# Roll a 6-Sided Die and Compute the Probability of the Sum (with bar graph)

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Sophie Culhane on 27 Oct 2020
Answered: Steven Lord on 27 Oct 2020
My task is to write a function that simulates rolling a pair of 6-sided dice n times and uses this data to approximate probabilities of each of the possible outcomes of sums of the dice (2-12) and create a vertical bar graph that displays the frequency of each outcome. I have a solid program written up, however I am wondering if this program does what it should do and if it could be more efficient in some way. Here is what I have:
function prob = ex4(n)
%
%
rng('shuffle')
prob = zeros(1,12);
TotalNRolls = 0;
while TotalNRolls <= n
die(1) = randi(6);
die(2) = randi(6);
sum = die(1) + die(2);
TotalNRolls = TotalNRolls + 2;
if sum == 2
prob(2) = TotalNRolls/n;
elseif sum == 3
prob(3) = TotalNRolls/n;
elseif sum == 4
prob(4) = TotalNRolls/n;
elseif sum == 5
prob(5) = TotalNRolls/n;
elseif sum == 6
prob(6) = TotalNRolls/n;
elseif sum == 7
prob(7) = TotalNRolls/n;
elseif sum == 8
prob(8) = TotalNRolls/n;
elseif sum == 9
prob(9) = TotalNRolls/n;
elseif sum == 10
prob(10) = TotalNRolls/n
elseif sum == 11
prob(11) = TotalNRolls/n;
else
prob(12) = TotalNRolls/n;
end
end
bar(prob)

#### 1 Comment

Rik on 27 Oct 2020

jessupj on 27 Oct 2020
Edited: jessupj on 27 Oct 2020
rng('shuffle')
N = 1000; % total number of rolls you want
rollz=NaN(N,1);
for k=1:N;
rollz(k) = sum( randi([1 6],2,1) ); % add two uniiformly distr'd random ints from {1,2,3,4,5,6}
end
bar(rollz)
hist(rollz)

#### 1 Comment

Rik on 27 Oct 2020
It is generally discouraged to post complete solutions to homework questions. Please try to rephrase your solution so it contains pointers. That way students can learn from you, instead of being able to copy your work without having to think.

Rik on 27 Oct 2020
The Matlab way would be to use an array. If you read the documentation for randi you will see how you can generate a matrix with the integers 1 to 6.
If you then take a look at the documentation for the sum function, you can see how to sum either the rows or the column. That way you can calculate the sums of all your rolls at once.
The last step is then to get a bar chart of the distribution. You can use the bar function, but you can als look at other tools that allow you to make a histogram.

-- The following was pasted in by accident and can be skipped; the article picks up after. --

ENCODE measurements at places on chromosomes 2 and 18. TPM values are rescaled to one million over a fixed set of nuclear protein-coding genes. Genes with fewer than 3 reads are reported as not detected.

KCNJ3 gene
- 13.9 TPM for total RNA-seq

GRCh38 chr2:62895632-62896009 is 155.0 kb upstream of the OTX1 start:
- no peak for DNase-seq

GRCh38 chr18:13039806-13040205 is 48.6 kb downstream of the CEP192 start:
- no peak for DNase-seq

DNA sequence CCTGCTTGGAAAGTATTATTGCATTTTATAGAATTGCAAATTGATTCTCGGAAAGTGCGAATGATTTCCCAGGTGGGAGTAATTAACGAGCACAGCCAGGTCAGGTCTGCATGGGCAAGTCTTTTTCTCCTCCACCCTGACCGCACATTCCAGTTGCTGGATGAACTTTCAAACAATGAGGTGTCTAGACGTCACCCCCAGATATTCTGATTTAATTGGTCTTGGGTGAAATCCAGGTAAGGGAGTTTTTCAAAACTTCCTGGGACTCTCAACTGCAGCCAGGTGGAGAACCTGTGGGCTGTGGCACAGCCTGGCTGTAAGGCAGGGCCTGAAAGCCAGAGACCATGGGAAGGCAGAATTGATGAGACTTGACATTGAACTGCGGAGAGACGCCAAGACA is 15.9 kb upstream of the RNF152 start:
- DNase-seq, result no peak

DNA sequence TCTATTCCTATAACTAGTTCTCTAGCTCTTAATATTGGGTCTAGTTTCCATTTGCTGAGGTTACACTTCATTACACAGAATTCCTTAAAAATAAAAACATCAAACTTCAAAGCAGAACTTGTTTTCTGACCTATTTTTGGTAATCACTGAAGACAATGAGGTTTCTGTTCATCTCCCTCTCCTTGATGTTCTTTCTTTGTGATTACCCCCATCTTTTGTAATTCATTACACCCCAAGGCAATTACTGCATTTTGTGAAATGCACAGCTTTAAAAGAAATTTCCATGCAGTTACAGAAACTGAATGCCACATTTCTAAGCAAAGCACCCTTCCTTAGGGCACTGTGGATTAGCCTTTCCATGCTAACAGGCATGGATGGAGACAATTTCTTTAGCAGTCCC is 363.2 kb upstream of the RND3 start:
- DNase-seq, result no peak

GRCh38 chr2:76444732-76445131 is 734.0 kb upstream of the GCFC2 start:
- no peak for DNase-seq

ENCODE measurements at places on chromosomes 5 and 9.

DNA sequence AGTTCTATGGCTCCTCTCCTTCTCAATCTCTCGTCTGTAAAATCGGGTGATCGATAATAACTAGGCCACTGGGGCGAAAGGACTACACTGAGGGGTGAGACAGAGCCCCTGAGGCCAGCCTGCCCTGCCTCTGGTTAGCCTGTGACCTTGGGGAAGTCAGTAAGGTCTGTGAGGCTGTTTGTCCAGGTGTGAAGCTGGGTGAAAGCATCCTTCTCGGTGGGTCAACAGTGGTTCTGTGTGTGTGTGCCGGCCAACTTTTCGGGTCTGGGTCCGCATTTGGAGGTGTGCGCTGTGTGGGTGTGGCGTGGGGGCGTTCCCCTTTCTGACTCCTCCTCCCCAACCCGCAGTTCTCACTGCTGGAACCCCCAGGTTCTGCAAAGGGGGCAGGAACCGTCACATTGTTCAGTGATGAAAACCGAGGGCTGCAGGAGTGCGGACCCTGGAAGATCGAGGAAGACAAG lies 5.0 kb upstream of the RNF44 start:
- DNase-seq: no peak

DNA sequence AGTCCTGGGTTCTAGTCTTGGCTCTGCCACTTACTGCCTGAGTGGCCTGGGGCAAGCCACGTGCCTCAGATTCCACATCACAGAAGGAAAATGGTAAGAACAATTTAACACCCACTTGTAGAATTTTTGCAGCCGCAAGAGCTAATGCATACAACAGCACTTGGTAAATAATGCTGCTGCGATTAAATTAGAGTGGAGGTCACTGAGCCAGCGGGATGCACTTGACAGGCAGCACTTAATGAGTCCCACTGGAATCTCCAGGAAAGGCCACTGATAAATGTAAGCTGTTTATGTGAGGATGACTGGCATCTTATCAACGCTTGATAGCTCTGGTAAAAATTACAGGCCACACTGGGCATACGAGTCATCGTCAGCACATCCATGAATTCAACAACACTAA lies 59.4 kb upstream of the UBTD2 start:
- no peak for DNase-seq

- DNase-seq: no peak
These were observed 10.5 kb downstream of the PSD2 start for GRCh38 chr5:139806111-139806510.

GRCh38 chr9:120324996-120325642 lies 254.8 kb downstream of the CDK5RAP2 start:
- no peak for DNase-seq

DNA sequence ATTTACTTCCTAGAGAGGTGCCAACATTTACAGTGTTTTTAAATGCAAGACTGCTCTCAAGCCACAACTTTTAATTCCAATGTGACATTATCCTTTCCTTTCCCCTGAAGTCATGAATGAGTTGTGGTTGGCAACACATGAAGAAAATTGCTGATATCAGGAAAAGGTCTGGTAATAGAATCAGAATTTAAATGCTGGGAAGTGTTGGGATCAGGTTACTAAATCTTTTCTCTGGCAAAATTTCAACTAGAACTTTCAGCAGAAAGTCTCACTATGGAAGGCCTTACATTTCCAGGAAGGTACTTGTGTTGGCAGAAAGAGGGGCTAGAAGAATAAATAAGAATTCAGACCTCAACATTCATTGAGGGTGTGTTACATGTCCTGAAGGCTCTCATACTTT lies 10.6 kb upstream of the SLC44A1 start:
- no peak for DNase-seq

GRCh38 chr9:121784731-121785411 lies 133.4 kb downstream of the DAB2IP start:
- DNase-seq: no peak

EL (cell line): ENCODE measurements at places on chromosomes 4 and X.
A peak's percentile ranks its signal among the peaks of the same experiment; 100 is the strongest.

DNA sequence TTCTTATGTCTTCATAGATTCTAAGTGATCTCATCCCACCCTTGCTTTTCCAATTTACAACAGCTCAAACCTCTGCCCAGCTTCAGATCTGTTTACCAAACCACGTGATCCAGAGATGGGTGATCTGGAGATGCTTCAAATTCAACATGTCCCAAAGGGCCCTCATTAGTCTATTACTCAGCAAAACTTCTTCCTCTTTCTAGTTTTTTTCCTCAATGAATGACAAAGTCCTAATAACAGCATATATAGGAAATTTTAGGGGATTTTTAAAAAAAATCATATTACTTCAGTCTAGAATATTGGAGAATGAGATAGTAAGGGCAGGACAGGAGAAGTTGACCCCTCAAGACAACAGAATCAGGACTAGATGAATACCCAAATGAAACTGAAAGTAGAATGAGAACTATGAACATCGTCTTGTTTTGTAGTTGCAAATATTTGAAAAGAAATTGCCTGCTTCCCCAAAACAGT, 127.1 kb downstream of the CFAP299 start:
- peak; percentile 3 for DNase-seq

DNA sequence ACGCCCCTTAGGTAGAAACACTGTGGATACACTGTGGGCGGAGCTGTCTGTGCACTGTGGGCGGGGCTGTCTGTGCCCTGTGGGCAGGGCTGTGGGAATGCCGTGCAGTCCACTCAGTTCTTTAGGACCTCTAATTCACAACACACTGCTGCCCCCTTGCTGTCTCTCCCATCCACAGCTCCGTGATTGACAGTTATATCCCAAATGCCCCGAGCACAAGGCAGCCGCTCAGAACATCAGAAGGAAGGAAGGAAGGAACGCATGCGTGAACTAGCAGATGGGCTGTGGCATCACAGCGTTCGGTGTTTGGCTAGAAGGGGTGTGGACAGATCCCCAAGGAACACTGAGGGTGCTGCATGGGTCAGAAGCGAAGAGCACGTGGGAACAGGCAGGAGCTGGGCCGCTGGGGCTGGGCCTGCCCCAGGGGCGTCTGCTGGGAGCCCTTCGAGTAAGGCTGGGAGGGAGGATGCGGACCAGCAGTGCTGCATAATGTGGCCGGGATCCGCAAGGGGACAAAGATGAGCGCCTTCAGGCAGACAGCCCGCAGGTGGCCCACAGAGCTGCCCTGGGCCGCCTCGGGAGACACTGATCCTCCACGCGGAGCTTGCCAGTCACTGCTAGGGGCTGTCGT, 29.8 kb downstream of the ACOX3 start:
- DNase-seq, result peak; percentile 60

A final note: try to avoid using sum as a variable name, because that means you can't use the builtin function sum. (you should also avoid i, j, lowercase L, o, and O as variable names)

#### 1 Comment

Sophie Culhane on 27 Oct 2020
Thank you for the help.

Steven Lord on 27 Oct 2020
function prob = ex4(n)
%
%
rng('shuffle')
prob = zeros(1,12);
TotalNRolls = 0;
while TotalNRolls <= n
Conceptual question: what is n? Is it the number of dice you roll (in which case n = 3 would require rolling the pair of dice twice or require you to stop after your first roll lest you go over the number of dice you're allowed to roll?) Or is it the number of times you roll the pair of dice (in which case n = 3 would require rolling a total of six dice?)
die(1) = randi(6);
die(2) = randi(6);
Rather than calling randi twice, consider calling it once to get a 1-by-2 (or a 2-by-1) vector of random numbers. Take a look at the randi documentation, it contains examples showing how to generate more than one number at a time.
It also seems a bit odd to me to store the results of rolling a pair of dice (plural) in a variable named die (singular.)
sum = die(1) + die(2);
As Rik suggested, don't use sum as a variable name.
TotalNRolls = TotalNRolls + 2;
if sum == 2
prob(2) = TotalNRolls/n;
elseif sum == 3
prob(3) = TotalNRolls/n;
I wouldn't do the division inside the loop. I would just count how many times each result occurred inside the loop and divide by the number of rolls afterwards.
Also note that the lines of code in your if / elseif / else block look awfully similar. Do you see a pattern in the sum of the two rolled dice and which element of your probability vector needs to be updated? That whole if / elseif / else block can be collapsed to one line.